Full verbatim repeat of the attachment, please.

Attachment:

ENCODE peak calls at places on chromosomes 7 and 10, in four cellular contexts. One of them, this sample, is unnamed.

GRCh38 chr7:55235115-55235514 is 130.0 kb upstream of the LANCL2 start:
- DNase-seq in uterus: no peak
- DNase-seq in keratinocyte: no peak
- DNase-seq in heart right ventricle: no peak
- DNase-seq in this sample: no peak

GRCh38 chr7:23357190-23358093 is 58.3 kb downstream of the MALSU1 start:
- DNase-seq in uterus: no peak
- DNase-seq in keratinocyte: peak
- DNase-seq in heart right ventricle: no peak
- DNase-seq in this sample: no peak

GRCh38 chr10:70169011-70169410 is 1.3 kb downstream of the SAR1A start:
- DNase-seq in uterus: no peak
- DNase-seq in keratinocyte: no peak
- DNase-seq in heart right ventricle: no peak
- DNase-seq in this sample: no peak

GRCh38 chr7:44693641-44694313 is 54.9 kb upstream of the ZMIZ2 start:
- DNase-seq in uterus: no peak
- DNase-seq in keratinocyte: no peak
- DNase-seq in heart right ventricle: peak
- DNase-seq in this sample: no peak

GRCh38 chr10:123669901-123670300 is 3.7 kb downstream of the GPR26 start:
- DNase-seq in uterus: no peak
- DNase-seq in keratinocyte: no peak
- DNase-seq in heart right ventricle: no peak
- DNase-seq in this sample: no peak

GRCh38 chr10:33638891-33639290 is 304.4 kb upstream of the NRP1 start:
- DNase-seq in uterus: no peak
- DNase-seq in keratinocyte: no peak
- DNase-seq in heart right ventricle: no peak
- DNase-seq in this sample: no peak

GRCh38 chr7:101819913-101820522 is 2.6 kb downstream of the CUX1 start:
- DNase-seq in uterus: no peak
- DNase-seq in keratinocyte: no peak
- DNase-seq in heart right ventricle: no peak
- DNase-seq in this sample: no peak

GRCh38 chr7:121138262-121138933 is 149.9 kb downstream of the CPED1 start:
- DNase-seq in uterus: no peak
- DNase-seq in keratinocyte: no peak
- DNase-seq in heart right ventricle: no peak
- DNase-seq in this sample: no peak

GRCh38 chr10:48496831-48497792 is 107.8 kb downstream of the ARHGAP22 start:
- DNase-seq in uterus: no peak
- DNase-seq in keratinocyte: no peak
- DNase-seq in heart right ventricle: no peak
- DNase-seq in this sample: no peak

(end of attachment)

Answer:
ENCODE peak calls at places on chromosomes 7 and 10, in four cellular contexts. One of them, this sample, is unnamed.

GRCh38 chr7:55235115-55235514 is 130.0 kb upstream of the LANCL2 start:
- DNase-seq in uterus: no peak
- DNase-seq in keratinocyte: no peak
- DNase-seq in heart right ventricle: no peak
- DNase-seq in this sample: no peak

GRCh38 chr7:23357190-23358093 is 58.3 kb downstream of the MALSU1 start:
- DNase-seq in uterus: no peak
- DNase-seq in keratinocyte: peak
- DNase-seq in heart right ventricle: no peak
- DNase-seq in this sample: no peak

GRCh38 chr10:70169011-70169410 is 1.3 kb downstream of the SAR1A start:
- DNase-seq in uterus: no peak
- DNase-seq in keratinocyte: no peak
- DNase-seq in heart right ventricle: no peak
- DNase-seq in this sample: no peak

GRCh38 chr7:44693641-44694313 is 54.9 kb upstream of the ZMIZ2 start:
- DNase-seq in uterus: no peak
- DNase-seq in keratinocyte: no peak
- DNase-seq in heart right ventricle: peak
- DNase-seq in this sample: no peak

GRCh38 chr10:123669901-123670300 is 3.7 kb downstream of the GPR26 start:
- DNase-seq in uterus: no peak
- DNase-seq in keratinocyte: no peak
- DNase-seq in heart right ventricle: no peak
- DNase-seq in this sample: no peak

GRCh38 chr10:33638891-33639290 is 304.4 kb upstream of the NRP1 start:
- DNase-seq in uterus: no peak
- DNase-seq in keratinocyte: no peak
- DNase-seq in heart right ventricle: no peak
- DNase-seq in this sample: no peak

GRCh38 chr7:101819913-101820522 is 2.6 kb downstream of the CUX1 start:
- DNase-seq in uterus: no peak
- DNase-seq in keratinocyte: no peak
- DNase-seq in heart right ventricle: no peak
- DNase-seq in this sample: no peak

GRCh38 chr7:121138262-121138933 is 149.9 kb downstream of the CPED1 start:
- DNase-seq in uterus: no peak
- DNase-seq in keratinocyte: no peak
- DNase-seq in heart right ventricle: no peak
- DNase-seq in this sample: no peak

GRCh38 chr10:48496831-48497792 is 107.8 kb downstream of the ARHGAP22 start:
- DNase-seq in uterus: no peak
- DNase-seq in keratinocyte: no peak
- DNase-seq in heart right ventricle: no peak
- DNase-seq in this sample: no peak